It’s enough to make you go all Samuel L. Jackson: over the past couple of months, international news has been filled with stories of gigantic snakes slithering into people’s bedrooms, bathrooms, and even children’s playgrounds.
It’s not isolated to a single region, either; these stories have been appearing with alarming frequency from all over the world. (Don’t worry, Australia, you’re still #1.)
It wasn’t too long ago we reported on snakes dropping from ceilings in grade school classrooms, spiraling down from attic trapdoors, and crawling out of toilet bowls to bite people’s naughty bits… but lately, the reptilian home invaders have been getting a lot bigger.
For example, let’s examine a recent case in Fangchenggang, China (yes, even the name of the town has fangs in it), where UPI reports a fire & rescue crew struggled with grappling poles and nooses to remove a seven-foot python from a man’s bathroom. The snake, which weighed nearly 30 pounds, was transported alive from the residence in a garbage bag.
Around the same time comes a report from Westbrook, Maine, where a “very large” snake was allegedly sighted on a playground adjacent to the Presumpscot River. The eeriest part of this story is that snakes of that size are not found in the region. Rob Christian, president of the Maine Herpetological Society, told WMTW News that the witness probably exaggerated the snake’s size, speculating that it was a smaller and more common water snake.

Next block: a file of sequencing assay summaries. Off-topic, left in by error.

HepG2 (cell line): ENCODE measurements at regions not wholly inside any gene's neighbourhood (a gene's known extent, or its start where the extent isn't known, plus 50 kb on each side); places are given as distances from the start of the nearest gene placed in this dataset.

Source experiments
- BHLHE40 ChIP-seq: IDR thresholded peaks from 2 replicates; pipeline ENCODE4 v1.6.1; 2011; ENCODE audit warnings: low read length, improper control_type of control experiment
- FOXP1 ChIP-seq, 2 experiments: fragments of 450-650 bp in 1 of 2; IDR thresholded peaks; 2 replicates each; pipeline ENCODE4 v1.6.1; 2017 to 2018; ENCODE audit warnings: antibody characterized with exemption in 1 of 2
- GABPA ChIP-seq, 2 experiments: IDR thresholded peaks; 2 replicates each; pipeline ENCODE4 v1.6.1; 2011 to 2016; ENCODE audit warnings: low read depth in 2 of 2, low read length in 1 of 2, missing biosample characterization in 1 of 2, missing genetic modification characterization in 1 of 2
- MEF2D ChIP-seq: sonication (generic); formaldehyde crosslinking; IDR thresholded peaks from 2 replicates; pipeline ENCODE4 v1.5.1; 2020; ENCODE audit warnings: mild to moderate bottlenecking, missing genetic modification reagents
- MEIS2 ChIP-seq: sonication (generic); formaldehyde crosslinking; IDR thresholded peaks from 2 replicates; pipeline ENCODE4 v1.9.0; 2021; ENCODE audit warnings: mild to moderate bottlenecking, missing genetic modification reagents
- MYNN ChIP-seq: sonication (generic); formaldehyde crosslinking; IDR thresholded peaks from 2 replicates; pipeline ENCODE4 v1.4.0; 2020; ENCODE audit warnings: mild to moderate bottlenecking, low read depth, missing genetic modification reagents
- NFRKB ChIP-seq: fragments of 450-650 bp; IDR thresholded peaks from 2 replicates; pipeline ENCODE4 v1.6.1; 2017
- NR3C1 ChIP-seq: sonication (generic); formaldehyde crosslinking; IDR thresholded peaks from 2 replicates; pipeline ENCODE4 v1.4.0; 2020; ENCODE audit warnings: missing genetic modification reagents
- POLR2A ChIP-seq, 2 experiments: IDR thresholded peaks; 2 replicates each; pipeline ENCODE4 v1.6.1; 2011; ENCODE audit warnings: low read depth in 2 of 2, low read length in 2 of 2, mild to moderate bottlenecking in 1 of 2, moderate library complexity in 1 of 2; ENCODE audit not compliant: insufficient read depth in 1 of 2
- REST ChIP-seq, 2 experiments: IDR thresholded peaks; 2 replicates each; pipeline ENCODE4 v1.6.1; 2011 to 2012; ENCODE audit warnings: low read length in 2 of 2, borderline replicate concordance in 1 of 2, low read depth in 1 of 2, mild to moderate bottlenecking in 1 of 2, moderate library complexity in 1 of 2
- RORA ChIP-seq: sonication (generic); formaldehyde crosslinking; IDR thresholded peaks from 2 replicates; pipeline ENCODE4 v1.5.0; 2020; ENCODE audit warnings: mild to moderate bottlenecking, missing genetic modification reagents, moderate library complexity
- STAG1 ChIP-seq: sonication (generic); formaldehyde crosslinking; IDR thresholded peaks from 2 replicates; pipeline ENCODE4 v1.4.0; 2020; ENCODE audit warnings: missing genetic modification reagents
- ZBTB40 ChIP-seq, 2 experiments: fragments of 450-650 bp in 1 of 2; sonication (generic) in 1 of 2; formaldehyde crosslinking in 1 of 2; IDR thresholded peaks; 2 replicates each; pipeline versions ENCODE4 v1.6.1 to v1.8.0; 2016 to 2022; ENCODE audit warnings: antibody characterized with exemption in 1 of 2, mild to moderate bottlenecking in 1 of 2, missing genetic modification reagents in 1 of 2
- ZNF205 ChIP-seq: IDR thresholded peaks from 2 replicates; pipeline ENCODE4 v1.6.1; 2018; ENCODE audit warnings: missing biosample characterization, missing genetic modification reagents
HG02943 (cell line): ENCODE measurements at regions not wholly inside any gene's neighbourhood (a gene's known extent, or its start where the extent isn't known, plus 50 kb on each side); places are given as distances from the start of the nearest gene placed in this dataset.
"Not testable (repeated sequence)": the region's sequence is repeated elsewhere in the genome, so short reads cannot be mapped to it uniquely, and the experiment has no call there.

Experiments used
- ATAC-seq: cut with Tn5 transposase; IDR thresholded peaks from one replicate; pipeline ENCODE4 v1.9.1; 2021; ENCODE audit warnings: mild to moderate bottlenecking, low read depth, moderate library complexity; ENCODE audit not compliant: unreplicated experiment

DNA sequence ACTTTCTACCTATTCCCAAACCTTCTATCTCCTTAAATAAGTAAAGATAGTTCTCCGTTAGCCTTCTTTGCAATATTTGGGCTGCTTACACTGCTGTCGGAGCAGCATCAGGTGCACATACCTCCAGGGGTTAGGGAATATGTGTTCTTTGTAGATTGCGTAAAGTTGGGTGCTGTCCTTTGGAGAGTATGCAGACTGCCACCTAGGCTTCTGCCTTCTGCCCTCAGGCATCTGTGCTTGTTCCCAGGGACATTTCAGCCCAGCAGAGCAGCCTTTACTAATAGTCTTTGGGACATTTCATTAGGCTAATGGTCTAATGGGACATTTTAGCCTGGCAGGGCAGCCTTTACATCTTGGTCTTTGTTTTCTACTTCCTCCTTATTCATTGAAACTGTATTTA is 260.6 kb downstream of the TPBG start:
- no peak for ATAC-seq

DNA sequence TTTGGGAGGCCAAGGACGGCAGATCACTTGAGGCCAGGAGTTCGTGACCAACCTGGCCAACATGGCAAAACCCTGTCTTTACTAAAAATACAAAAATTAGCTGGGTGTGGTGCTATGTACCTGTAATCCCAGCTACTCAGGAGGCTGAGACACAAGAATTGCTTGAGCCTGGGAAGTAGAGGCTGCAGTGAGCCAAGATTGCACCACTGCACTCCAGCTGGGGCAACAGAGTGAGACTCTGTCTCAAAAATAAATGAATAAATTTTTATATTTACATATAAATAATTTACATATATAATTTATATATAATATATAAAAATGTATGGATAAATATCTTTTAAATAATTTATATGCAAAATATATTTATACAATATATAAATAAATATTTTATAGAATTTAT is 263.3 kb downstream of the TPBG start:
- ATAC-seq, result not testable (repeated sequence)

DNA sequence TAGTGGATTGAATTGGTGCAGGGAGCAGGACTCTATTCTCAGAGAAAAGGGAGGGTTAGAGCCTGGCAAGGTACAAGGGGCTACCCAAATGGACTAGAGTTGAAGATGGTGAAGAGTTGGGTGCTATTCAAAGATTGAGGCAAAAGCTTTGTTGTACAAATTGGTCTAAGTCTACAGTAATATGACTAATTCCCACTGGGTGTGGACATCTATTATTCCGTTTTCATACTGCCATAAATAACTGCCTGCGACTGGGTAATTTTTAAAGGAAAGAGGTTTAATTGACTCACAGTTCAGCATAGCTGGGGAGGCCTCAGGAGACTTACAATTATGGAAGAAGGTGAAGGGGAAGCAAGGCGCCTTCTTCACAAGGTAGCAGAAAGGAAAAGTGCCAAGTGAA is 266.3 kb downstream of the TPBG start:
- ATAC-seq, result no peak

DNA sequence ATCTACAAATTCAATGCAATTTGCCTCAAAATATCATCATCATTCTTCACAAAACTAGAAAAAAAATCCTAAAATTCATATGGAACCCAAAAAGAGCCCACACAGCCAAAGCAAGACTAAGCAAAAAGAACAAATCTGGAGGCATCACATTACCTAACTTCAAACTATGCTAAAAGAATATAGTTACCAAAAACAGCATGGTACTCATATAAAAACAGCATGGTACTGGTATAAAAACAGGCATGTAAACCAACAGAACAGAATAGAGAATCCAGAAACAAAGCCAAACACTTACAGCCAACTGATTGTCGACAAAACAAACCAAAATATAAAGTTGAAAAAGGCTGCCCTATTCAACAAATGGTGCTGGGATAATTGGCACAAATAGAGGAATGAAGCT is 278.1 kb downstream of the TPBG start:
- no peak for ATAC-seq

And now for something completely different… or not: let’s check in on our friends in Australia again (see?), where Trina Hibberd, a resident of Mission Beach, Queensland, received a rude awakening — literally — from yet another uninvited python… but this serpentine behemoth measured a horrifying seventeen feet long.
Hibberd, who posted a video of the python to Facebook, nicknamed the humongous visitor “Monty” (get it?), and claims the creature has been living in her attic for ten years. He was finally removed by an expert snake-wrangler and transported to a pond in the Cassowary Coast Regional Council area “to help with a rat infestation.”
Okay, is it too early to call it a sign of the snakepocalypse? Nah, I’m totally calling it. Just remember you heard it here first.